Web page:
What to do if your Credit Card is Lost or Stolen

The Federal Trade Commission (FTC) maintains a complaint database for consumer fraud and identity theft providing the information to federal and state law enforcement agencies. These agencies utilize the information to track consumer fraud nationally and internationally. In 2005, the FTC’s report indicates that there were 685,000 reports of consumer fraud and identity theft. Reported losses for that calendar year were more than $680 million. Making credit card fraud the most common form of reported identity theft. What should an individual do if their credit card is lost or stolen? And how can an individual prevent lost or stolen cards?

Keep in mind if a credit card is lost or stolen the first thing to do is to report the lost or stolen card. Most creditors already have security measures in place in case the credit card is lost or stolen. Once notified, the creditor cancels the credit card therefore, no further charges or transactions can take place. Ask the creditor what is their policy for unauthorized charges. The card holder is not responsible for the unauthorized charges after reported lost or stolen.

The Fair Credit Billing Act protects the card holder from paying for fraudulent charges. Again, ask the creditor what is their policy on unauthorized charges. Obtain the representative’s name and extension. It’s always good to summarize the conversation, in case of future questions or problems with . Review your billing statement and look for any unauthorized charges, report them to the creditor immediately.

Creditors are constantly trying to protect their customer from lost or stolen cards. Creditors even have added security benefits that are free or cost a minimal amount. The customer can have the added security but also can take steps to prevent lost or stolen cards.

Keep track of your account numbers and the creditor’s toll free numbers. Write them down, put the paper in a file and store the file where it is safe and easy to access.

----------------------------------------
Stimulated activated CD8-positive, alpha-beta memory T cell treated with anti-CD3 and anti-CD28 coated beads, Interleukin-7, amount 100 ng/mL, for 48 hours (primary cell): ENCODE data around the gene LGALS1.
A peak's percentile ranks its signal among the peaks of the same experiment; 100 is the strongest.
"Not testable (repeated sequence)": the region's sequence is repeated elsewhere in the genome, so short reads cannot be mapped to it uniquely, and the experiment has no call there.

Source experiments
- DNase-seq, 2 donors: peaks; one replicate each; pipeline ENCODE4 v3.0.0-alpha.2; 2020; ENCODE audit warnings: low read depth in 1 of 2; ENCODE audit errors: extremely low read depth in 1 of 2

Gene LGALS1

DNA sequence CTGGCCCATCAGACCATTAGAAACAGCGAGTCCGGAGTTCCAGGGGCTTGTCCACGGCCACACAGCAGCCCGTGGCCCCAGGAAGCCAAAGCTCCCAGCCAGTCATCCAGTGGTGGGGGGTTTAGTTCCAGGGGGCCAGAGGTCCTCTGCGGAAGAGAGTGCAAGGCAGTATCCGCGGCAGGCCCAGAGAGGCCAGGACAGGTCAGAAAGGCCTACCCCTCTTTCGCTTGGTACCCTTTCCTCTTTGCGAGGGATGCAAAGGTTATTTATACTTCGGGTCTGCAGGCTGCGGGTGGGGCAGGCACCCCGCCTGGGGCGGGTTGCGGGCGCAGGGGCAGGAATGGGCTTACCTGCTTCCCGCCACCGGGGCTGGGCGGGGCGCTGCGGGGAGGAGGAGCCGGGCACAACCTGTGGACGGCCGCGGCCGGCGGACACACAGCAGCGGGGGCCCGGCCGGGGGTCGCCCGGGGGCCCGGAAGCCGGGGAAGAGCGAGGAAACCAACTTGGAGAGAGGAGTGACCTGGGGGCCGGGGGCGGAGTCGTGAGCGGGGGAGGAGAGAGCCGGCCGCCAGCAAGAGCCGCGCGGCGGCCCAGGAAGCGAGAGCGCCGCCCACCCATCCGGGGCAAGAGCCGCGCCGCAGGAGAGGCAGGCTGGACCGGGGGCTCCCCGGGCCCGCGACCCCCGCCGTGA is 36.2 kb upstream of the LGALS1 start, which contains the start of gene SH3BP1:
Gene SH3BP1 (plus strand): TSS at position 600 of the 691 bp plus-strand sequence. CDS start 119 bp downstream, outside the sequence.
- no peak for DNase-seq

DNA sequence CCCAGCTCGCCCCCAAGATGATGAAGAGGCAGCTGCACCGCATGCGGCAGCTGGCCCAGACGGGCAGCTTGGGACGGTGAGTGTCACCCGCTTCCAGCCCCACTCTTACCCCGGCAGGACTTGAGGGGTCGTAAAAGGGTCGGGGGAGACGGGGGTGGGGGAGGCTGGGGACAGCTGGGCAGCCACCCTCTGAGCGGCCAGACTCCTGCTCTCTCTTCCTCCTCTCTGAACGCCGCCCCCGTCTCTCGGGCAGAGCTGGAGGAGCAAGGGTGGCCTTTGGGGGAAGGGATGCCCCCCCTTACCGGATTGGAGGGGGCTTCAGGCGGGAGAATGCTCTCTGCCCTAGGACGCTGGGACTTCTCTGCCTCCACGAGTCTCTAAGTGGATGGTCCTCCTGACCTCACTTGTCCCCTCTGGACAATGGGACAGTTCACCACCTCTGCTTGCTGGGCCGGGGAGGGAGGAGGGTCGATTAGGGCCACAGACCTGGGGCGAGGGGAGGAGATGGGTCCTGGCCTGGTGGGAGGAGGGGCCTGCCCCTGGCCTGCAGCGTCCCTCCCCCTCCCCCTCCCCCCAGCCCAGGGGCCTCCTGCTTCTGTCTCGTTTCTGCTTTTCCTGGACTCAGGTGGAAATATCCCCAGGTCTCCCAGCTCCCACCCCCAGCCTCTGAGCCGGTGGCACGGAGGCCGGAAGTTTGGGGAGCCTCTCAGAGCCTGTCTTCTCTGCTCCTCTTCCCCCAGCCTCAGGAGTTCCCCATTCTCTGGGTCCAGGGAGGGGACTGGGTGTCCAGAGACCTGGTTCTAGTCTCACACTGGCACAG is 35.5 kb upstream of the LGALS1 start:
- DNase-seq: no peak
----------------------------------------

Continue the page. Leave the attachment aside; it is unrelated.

Consider pass protecting all the credit cards and debit cards with a unique name or code that can only be verified by the account holder. If the creditor or bank asks what is the password, the individual trying to access the account would automatically be denied.

Register the credit card numbers with a credit card registration service, there may be an annual fee but at least all the numbers are in a centralized place and it is secure.

Apply for theft alerts through the three major credit reporting agencies: Experian, Equifax, and TransUnion. Unauthorized purchases might be added on a credit report, that will decrease an individual’s eligibility for future credit offers, loans or mortgages. Since theft and fraud are maximum concerns each agency has a separate department that is responsible for fraud.

Experian’s site directs users to the “credit fraud center” that can be contacted by calling 888-397-3742.

Equifax’s site offers customers “fraud alters” that can be accessed online or by calling 888-766-0008.

Transunion offers a “Fraud Victim Assistance Department” that can be contact by calling 800-680-7289

Additional information on credit protection and credit reporting can be found at experian.com, equifax.com and transunion.com.

Credit card theft doesn’t discriminate and simply put-anyone can be a victim. Taking preventative steps to protect against lost or stolen credit cards in the long run saves time, money and preserves your credit history.